We visit the remarkable new ‘ROBOTS’ exhibition at London’s Science Museum and find ourselves asking what is our relationship with all these captivating human-like machines
Everyone loves robots, especially humanoids. The metal machines built in our own image have long captured the imagination. But who knew they have a history that stretches back over 500 years?
‘Robots’, which runs until September before heading on tour taking in Manchester, Newcastle, Edinburgh and beyond, is a unique collection of over 100 bots, from a 16th century mechanical monk, to stars of the silver screen and the machines of today’s industry and research labs. While the robots themselves are impressive (there are 16 working units to marvel at), the show throws up more questions about us than them.
“We are fascinated by ourselves,” offers Ben Russell, curator of Mechanical Engineering at the Science Museum and the lead curator on ‘Robots’, as we wander round the show. “The medical galleries here are some of our most popular attractions because people are fascinated by their bodies, what happens when it goes wrong and how you fix it. In way, a robot is a mirror for us, which is intriguing when you think how has that changed over time.”
Which is the central premise, ‘Robots’ in a nutshell. The exhibition, which has been five years in the making, explores humanity’s long quest to re-imagine ourselves, yet it isn’t about how we build robots, it’s about why. In the words of Ian Blatchford, Director of the Science Museum Group, the show offers “some unsettling truths about us, our hopes, fears, dreams and delusions.”
As you stand in front of many of these machines, you do indeed run through the range of emotions. The Silver Swan, dating from 1773, isn’t what you’d think of a robot, but the automation, which is controlled by three separate clockwork mechanisms, is totally captivating as we watch it attempt to catch little robot fish jumping in the robot water around it. We ponder that Mark Twain saw this very same swan at the Paris Exhibition of 1867 and even mentions it in ‘The Innocents Abroad’, which makes our head hurt a little.
“It makes us reflect on our endless fascination with replicating living things in mechanical form,” offers Ben, helpfully.
But it isn’t all jolly-jolly. Take the frightening thought of future warfare as you square up the T-800 killing machine from ‘The Terminator’ films as an example.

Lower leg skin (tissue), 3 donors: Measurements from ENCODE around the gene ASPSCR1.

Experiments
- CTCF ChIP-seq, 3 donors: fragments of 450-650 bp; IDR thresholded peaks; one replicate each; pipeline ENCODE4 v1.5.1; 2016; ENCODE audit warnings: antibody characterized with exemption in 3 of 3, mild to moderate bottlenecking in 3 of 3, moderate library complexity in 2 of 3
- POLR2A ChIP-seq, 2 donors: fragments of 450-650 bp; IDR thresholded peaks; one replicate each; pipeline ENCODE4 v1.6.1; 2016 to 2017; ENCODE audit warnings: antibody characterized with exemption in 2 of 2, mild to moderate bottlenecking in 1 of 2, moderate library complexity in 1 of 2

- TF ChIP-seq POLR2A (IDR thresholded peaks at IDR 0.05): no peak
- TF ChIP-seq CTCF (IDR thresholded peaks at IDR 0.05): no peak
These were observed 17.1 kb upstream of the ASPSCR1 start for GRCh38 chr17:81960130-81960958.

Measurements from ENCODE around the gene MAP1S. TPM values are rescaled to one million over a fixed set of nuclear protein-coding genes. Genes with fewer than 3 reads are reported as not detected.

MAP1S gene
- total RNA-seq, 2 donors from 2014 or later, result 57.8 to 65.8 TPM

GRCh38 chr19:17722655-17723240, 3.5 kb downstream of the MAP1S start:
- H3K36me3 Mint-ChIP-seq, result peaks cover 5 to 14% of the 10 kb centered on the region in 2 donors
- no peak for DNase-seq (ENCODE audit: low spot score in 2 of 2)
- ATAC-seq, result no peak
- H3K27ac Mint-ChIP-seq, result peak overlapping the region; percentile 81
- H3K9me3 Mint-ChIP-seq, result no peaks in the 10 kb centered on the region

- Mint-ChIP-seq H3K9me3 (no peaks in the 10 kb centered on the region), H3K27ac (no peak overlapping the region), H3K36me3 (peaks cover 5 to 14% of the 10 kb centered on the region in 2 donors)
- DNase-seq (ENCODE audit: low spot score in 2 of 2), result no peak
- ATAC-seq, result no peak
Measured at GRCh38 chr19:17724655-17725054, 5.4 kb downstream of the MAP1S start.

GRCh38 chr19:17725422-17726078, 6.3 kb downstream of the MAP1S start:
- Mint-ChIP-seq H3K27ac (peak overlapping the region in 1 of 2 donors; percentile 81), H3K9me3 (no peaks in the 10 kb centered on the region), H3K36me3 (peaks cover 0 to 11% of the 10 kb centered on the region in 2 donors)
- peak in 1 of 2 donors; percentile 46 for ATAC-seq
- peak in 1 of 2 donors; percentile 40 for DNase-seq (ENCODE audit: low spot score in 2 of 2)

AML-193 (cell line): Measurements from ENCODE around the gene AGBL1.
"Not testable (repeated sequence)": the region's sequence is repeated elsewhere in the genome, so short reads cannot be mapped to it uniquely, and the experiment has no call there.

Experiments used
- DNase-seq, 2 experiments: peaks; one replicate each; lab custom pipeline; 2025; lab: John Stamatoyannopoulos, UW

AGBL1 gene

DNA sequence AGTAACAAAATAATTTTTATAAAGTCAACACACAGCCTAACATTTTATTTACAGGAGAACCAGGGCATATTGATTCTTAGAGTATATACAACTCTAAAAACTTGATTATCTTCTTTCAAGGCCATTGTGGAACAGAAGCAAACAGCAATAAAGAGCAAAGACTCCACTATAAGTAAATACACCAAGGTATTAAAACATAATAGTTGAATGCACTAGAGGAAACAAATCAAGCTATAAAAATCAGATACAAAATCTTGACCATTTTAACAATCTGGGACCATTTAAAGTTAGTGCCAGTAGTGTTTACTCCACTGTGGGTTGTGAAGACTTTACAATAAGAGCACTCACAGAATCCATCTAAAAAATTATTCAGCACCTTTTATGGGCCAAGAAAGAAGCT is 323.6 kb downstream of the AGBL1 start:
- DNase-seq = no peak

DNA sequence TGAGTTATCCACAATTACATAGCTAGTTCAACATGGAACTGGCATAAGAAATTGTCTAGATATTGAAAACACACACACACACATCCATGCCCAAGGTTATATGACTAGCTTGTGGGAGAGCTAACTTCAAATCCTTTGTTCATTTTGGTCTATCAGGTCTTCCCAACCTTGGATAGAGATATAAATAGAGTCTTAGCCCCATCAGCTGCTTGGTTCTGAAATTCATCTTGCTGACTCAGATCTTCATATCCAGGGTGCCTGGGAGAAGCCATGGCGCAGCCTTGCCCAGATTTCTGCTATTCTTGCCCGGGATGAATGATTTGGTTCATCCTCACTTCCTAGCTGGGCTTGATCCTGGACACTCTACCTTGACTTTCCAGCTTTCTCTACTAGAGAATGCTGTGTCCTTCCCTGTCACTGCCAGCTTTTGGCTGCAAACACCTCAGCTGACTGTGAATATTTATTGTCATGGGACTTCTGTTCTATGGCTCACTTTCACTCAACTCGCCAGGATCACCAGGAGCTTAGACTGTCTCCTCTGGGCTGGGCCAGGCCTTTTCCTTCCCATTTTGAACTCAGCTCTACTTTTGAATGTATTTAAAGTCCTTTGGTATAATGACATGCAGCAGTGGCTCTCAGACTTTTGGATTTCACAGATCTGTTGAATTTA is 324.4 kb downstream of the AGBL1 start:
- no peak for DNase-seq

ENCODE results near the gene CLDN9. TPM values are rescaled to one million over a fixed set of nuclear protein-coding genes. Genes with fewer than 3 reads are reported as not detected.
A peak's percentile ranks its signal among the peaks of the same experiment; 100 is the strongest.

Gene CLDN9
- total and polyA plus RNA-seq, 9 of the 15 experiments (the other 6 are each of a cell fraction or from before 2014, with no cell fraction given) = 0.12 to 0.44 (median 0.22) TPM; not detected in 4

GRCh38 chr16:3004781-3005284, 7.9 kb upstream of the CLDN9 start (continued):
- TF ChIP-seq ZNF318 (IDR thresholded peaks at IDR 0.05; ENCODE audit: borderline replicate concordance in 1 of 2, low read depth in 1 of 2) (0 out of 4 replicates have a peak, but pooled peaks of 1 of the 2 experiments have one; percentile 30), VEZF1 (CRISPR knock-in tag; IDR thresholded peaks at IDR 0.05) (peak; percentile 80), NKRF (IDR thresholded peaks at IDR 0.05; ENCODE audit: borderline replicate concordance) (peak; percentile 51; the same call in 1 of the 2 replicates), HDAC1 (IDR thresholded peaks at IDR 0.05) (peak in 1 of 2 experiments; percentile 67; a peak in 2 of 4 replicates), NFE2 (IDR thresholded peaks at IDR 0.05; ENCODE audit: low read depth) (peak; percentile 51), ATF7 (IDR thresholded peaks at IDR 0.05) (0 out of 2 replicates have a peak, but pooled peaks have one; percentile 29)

“People expect robots to be these lovely big shiny guys,” says Ben, gesturing towards the replica of Eric, the UK’s first robot built by Captain Richards and AH Reffell in 1928. “Very often they’re effectively showmen and performers, and then you’ve got The Terminator… which casts a slight doubt.”
The counterweight is iCub. Developed at the Italian Institute Of Technology, they’re robot toddlers capable of discovering the world like children, the aim is to help researchers explore how we learn.
“A lot of the robots are deliberately child-sized,” explains Ben. “Honda’s Asimo started off as this massive thing then they gradually start to shrink it down because then, of course, it become less intimidating.”
A particular highlight is the captivating YuMi dual-arm collaborative robot, created by Swiss firm ABB Robotics. This graceful industrial robot is certified safe for working alongside people in its role mainly assembling electronics. It also happens to make, and throw, a mean paper aeroplane, which is mighty impressive.
“There’s something magical about robots when you see them move,” says Ben. “When you see the subtleties of their behaviour it’s fascinating. Just think about the movement of throwing a paper dart, there’s so many elements that are simultaneously in your mind without even realising it. Mechanising that is a massive challenge.”
Living and breathing all this for the last five years as the exhibition took shape and then came to life, we wonder if Ben has a favourite. Seems we’ve stopped in front of it.
“I love Maria,” he says, as we peer at the impressive replica of Maria from ‘Metropolis’, built by Toronto prop makers, Kropserkel Inc, based on the original drawings by designer Walter Schulze-Mittendorff. “She was the first blockbuster robot, created for Fritz Lang’s film in 1927. There’s so many ideas of what a robot should be, everyone kind of expects them to be big and masculine, but she really sets people up for what they think a robot should be. She’s a remarkable figure and seems to be in so many ways to be timeless.”
Inspiration for her look was drawn from, at the time, recently discovered Pharaohs in Egypt and then, fast forward 50 years or so, and Maria herself went on to inspire other sci-fi creations.
“When George Lucas started working on ‘Star Wars’,” says Ben, “he took a picture of Maria into the design studio when they were working on C-3PO and said, ‘I want a male version of that’.”
Quite why C-3PO couldn’t have been female too throws up a whole new set of questions.
“There’s so many issues like that around robots,” smiles Ben. “It’s all good fun really, we could talk about it for hours.”
I assure him that we do. Often.